Third-Party Contacts and the Impact on Skip Tracing

Collections Training Resource
September 2, 2013 — 2,069 views  
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One of the most effective ways to reach debtors who have skipped out on a debt is simply to call third-party contacts, including friends and family members, who are likely aware of the debtor's location. This is most effective when trying to locate intentional debtors, but it may also be useful when seeking out unintentional debtors in some cases. Friends and family members are often listed as references on larger loan applications and some credit applications, and they're sometimes used as co-signers for a buyer's car or a loan. In some cases, an authorized user on a past due or defaulted credit card may be available for contact.

Though this method is highly effective for unintentional debtors and a significant minority of intentional debtors as well, the process does garner a great deal of scrutiny under the Fair Debt Collection Practices Act. In fact, debtors most often run into legal problems and collection headaches by not following the FDCPA to a tee when making phone calls to third parties in search of debtors who are otherwise unavailable. As a reminder, the best practices for third party contact during a skip trace include the following:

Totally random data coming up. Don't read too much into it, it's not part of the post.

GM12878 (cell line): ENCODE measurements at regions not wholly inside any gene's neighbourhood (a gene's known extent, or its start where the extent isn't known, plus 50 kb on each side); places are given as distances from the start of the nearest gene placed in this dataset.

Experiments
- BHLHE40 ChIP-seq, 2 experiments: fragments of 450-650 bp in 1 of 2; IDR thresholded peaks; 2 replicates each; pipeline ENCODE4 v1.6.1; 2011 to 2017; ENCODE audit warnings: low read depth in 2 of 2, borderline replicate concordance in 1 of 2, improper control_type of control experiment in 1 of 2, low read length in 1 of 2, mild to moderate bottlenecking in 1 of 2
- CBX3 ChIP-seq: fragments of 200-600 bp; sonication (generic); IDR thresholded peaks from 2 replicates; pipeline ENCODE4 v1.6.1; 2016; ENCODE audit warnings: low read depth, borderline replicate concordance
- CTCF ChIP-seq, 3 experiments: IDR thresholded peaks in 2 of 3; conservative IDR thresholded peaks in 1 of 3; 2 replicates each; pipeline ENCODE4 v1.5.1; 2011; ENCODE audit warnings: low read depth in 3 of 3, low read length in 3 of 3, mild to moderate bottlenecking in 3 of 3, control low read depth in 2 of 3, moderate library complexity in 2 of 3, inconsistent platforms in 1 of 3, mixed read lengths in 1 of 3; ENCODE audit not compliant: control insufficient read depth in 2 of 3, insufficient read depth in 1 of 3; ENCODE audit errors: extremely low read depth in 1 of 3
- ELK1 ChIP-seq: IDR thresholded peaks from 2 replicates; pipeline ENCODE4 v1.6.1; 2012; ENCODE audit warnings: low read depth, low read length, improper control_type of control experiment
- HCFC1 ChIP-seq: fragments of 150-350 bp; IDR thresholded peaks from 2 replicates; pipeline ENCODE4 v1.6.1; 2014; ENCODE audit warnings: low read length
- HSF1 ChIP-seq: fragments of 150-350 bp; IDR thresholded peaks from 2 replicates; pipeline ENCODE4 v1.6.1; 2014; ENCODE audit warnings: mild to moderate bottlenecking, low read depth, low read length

1. Collection agents are allowed to contact each third party individual only one time for the purpose of collecting a debt or gaining more information about a debtor.

2. A collection agent calling a third party contact must identify himself or herself as a debt collector at the beginning of the phone call.

3. The collector is well within their rights to "confirm" the location of the debtor, but they are absolutely not permitted to disclose the debt owed, the amount owed, the defaulted or past due nature of the debt, or anything else relating to the financial status of the debtor himself or herself.

4. Collection agents are absolutely prohibited from making threats against not only the debtor, but also their third party references and contacts, in an attempt to collect the debt or confirm a debtor's location. Doing so can lead to serious and costly litigation.

5. Collectors are not permitted to lie to or deceive third party contacts in any way when they seek to confirm a debtor's location as part of a trace.

Staying within these guidelines is the best way to ensure that a trace will be effective, and that the practices used to begin or complete that trace will not result in a complaint being filed by the debtor, their friends and family members or an attorney representing any party contacted by the collection agency in the interest of performing a skip trace.

Collections Training Resource